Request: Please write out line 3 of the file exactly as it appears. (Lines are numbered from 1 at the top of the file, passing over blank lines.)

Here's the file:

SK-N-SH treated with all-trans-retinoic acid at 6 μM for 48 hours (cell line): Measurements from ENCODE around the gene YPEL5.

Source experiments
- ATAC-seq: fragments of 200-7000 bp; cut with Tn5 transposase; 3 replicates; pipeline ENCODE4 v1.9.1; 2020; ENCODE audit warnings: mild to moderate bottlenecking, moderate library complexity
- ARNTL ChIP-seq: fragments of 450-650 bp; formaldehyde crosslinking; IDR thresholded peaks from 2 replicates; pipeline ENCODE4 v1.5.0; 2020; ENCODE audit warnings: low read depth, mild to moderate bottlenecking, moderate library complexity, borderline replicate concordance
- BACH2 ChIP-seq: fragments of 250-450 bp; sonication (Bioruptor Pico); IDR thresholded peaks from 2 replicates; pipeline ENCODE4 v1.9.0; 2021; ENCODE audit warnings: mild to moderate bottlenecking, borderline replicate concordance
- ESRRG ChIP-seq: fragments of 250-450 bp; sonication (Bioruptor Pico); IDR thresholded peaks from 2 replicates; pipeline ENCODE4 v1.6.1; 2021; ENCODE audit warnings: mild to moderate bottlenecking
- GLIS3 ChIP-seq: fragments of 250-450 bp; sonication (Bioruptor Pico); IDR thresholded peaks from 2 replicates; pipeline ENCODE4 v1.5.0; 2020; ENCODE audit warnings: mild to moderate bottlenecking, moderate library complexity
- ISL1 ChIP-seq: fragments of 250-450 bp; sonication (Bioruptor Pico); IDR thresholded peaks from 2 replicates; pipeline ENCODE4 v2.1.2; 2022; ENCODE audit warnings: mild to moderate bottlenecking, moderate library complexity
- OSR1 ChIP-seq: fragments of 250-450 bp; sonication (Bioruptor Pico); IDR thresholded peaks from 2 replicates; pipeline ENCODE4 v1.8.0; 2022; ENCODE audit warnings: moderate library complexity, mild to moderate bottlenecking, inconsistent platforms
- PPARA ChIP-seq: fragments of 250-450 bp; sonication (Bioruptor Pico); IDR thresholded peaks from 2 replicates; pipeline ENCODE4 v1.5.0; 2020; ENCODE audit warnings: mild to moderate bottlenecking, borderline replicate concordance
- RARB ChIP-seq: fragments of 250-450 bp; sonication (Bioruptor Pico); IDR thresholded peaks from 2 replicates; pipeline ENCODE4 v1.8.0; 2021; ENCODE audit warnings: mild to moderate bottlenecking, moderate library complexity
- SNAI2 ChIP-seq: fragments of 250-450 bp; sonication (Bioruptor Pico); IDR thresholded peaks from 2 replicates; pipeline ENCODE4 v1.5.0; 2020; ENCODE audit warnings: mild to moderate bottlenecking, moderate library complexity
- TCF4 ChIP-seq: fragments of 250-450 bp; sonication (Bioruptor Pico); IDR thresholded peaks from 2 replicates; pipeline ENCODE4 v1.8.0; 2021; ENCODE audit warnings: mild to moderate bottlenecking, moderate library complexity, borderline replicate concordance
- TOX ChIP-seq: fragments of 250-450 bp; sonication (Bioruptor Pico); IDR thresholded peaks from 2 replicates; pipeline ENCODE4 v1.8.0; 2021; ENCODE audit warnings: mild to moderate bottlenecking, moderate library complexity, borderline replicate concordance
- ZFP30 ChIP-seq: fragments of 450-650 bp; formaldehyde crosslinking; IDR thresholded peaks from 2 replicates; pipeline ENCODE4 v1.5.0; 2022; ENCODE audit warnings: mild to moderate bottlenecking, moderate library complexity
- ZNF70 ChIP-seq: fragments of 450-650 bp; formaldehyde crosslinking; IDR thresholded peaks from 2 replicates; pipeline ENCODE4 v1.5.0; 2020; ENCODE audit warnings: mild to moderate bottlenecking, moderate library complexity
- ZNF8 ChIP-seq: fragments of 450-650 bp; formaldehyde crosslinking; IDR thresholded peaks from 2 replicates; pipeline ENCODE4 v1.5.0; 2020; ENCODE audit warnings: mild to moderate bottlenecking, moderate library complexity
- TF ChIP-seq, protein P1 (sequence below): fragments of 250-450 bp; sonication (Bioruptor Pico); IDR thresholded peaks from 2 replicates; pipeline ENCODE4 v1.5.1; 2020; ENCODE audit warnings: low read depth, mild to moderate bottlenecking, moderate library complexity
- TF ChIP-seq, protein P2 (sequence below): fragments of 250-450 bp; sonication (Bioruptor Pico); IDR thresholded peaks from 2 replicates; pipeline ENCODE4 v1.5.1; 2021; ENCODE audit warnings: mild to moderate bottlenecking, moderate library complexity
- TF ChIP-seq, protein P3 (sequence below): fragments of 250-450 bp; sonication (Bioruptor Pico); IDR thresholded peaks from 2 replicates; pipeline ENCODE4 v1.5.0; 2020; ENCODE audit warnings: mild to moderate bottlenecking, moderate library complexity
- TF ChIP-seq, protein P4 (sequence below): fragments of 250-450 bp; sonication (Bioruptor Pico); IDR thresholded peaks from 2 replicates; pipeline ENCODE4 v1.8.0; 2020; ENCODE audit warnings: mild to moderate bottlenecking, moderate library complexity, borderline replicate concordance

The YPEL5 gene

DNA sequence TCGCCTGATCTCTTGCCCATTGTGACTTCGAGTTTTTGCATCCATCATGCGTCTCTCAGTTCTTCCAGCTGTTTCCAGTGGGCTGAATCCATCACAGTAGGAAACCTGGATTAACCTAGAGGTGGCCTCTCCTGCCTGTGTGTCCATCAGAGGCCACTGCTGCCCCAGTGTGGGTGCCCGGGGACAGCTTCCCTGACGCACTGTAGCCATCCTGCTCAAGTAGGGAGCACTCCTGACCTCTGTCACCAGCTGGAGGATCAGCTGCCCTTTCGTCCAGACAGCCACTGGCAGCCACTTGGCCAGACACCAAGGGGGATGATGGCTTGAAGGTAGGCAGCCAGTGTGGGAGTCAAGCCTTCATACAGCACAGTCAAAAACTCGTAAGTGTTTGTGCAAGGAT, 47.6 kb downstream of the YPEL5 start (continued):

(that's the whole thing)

- ATAC-seq: fragments of 200-7000 bp; cut with Tn5 transposase; 3 replicates; pipeline ENCODE4 v1.9.1; 2020; ENCODE audit warnings: mild to moderate bottlenecking, moderate library complexity